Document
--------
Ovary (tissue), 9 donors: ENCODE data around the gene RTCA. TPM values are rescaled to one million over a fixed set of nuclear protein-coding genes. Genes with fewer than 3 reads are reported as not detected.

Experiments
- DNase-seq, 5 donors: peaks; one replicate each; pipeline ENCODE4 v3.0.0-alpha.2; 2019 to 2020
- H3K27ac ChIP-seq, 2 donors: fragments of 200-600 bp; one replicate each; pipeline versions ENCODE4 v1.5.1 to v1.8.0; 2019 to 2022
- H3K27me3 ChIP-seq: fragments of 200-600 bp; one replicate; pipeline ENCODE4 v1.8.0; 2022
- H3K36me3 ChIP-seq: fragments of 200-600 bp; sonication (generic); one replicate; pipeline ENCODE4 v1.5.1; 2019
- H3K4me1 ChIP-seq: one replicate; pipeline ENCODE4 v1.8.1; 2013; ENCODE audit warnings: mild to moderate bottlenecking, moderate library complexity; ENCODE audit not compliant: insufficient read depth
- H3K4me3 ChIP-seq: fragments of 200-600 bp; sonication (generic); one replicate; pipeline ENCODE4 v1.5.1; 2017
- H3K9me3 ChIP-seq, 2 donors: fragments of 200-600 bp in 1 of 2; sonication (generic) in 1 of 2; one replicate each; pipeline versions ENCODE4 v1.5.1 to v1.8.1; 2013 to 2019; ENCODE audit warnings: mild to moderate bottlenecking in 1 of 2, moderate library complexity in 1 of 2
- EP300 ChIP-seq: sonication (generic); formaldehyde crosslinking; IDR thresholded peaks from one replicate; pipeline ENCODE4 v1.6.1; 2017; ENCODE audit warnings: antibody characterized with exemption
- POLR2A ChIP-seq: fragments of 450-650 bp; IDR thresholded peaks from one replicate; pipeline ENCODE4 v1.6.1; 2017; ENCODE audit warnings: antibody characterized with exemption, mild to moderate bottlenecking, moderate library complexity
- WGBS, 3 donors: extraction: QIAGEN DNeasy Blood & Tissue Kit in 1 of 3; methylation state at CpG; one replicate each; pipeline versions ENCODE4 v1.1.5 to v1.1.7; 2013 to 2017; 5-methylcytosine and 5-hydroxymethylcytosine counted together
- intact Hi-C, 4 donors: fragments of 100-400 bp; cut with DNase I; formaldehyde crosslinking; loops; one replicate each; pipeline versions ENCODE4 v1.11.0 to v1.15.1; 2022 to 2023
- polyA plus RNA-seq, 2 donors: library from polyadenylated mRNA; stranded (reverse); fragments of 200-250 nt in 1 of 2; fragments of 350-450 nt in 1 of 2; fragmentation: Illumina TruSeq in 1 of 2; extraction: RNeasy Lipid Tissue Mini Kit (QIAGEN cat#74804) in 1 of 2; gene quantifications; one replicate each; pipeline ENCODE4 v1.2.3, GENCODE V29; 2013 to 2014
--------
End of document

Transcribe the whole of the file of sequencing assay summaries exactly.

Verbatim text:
Ovary (tissue), 9 donors: ENCODE data around the gene RTCA. TPM values are rescaled to one million over a fixed set of nuclear protein-coding genes. Genes with fewer than 3 reads are reported as not detected.

Experiments
- DNase-seq, 5 donors: peaks; one replicate each; pipeline ENCODE4 v3.0.0-alpha.2; 2019 to 2020
- H3K27ac ChIP-seq, 2 donors: fragments of 200-600 bp; one replicate each; pipeline versions ENCODE4 v1.5.1 to v1.8.0; 2019 to 2022
- H3K27me3 ChIP-seq: fragments of 200-600 bp; one replicate; pipeline ENCODE4 v1.8.0; 2022
- H3K36me3 ChIP-seq: fragments of 200-600 bp; sonication (generic); one replicate; pipeline ENCODE4 v1.5.1; 2019
- H3K4me1 ChIP-seq: one replicate; pipeline ENCODE4 v1.8.1; 2013; ENCODE audit warnings: mild to moderate bottlenecking, moderate library complexity; ENCODE audit not compliant: insufficient read depth
- H3K4me3 ChIP-seq: fragments of 200-600 bp; sonication (generic); one replicate; pipeline ENCODE4 v1.5.1; 2017
- H3K9me3 ChIP-seq, 2 donors: fragments of 200-600 bp in 1 of 2; sonication (generic) in 1 of 2; one replicate each; pipeline versions ENCODE4 v1.5.1 to v1.8.1; 2013 to 2019; ENCODE audit warnings: mild to moderate bottlenecking in 1 of 2, moderate library complexity in 1 of 2
- EP300 ChIP-seq: sonication (generic); formaldehyde crosslinking; IDR thresholded peaks from one replicate; pipeline ENCODE4 v1.6.1; 2017; ENCODE audit warnings: antibody characterized with exemption
- POLR2A ChIP-seq: fragments of 450-650 bp; IDR thresholded peaks from one replicate; pipeline ENCODE4 v1.6.1; 2017; ENCODE audit warnings: antibody characterized with exemption, mild to moderate bottlenecking, moderate library complexity
- WGBS, 3 donors: extraction: QIAGEN DNeasy Blood & Tissue Kit in 1 of 3; methylation state at CpG; one replicate each; pipeline versions ENCODE4 v1.1.5 to v1.1.7; 2013 to 2017; 5-methylcytosine and 5-hydroxymethylcytosine counted together
- intact Hi-C, 4 donors: fragments of 100-400 bp; cut with DNase I; formaldehyde crosslinking; loops; one replicate each; pipeline versions ENCODE4 v1.11.0 to v1.15.1; 2022 to 2023
- polyA plus RNA-seq, 2 donors: library from polyadenylated mRNA; stranded (reverse); fragments of 200-250 nt in 1 of 2; fragments of 350-450 nt in 1 of 2; fragmentation: Illumina TruSeq in 1 of 2; extraction: RNeasy Lipid Tissue Mini Kit (QIAGEN cat#74804) in 1 of 2; gene quantifications; one replicate each; pipeline ENCODE4 v1.2.3, GENCODE V29; 2013 to 2014